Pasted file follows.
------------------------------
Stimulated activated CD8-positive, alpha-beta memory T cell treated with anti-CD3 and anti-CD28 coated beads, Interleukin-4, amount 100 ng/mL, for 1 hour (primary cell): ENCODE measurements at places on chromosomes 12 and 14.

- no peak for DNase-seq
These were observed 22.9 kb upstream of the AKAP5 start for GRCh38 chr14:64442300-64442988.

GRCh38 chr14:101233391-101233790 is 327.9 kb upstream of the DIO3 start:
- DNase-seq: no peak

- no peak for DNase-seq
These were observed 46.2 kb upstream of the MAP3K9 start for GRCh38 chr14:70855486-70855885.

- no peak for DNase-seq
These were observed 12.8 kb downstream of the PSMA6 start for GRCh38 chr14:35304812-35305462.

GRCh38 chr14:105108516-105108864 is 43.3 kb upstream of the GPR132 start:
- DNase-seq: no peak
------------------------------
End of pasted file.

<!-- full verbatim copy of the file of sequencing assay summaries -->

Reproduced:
Stimulated activated CD8-positive, alpha-beta memory T cell treated with anti-CD3 and anti-CD28 coated beads, Interleukin-4, amount 100 ng/mL, for 1 hour (primary cell): ENCODE measurements at places on chromosomes 12 and 14.

- no peak for DNase-seq
These were observed 22.9 kb upstream of the AKAP5 start for GRCh38 chr14:64442300-64442988.

GRCh38 chr14:101233391-101233790 is 327.9 kb upstream of the DIO3 start:
- DNase-seq: no peak

- no peak for DNase-seq
These were observed 46.2 kb upstream of the MAP3K9 start for GRCh38 chr14:70855486-70855885.

- no peak for DNase-seq
These were observed 12.8 kb downstream of the PSMA6 start for GRCh38 chr14:35304812-35305462.

GRCh38 chr14:105108516-105108864 is 43.3 kb upstream of the GPR132 start:
- DNase-seq: no peak